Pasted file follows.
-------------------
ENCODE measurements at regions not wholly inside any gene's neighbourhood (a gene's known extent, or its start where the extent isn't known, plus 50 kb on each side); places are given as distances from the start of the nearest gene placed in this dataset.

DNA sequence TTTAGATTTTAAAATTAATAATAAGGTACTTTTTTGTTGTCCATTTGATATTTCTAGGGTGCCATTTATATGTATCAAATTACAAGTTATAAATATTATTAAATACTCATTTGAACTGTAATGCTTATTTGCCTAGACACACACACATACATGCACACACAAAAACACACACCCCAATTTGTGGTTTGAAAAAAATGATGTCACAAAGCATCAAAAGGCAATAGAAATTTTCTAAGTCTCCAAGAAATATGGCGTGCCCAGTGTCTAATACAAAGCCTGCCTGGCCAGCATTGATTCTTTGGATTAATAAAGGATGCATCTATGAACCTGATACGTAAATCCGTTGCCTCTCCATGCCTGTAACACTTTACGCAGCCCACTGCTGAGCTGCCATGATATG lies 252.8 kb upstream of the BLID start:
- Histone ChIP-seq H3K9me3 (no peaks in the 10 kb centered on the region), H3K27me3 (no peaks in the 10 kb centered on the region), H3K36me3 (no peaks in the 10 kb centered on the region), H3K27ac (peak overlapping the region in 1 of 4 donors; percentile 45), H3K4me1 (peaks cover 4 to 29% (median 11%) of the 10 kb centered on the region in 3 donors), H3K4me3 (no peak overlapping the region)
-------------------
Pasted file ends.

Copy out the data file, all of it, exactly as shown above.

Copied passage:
ENCODE measurements at regions not wholly inside any gene's neighbourhood (a gene's known extent, or its start where the extent isn't known, plus 50 kb on each side); places are given as distances from the start of the nearest gene placed in this dataset.

DNA sequence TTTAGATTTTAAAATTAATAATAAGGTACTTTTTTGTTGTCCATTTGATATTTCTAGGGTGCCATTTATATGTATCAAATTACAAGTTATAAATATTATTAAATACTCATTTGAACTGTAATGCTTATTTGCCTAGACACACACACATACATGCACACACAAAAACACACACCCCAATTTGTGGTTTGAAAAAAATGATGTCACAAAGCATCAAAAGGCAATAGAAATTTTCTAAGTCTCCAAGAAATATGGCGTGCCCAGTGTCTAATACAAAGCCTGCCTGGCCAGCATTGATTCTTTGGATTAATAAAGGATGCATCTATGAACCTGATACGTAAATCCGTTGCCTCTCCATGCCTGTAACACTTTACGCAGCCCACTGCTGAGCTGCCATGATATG lies 252.8 kb upstream of the BLID start:
- Histone ChIP-seq H3K9me3 (no peaks in the 10 kb centered on the region), H3K27me3 (no peaks in the 10 kb centered on the region), H3K36me3 (no peaks in the 10 kb centered on the region), H3K27ac (peak overlapping the region in 1 of 4 donors; percentile 45), H3K4me1 (peaks cover 4 to 29% (median 11%) of the 10 kb centered on the region in 3 donors), H3K4me3 (no peak overlapping the region)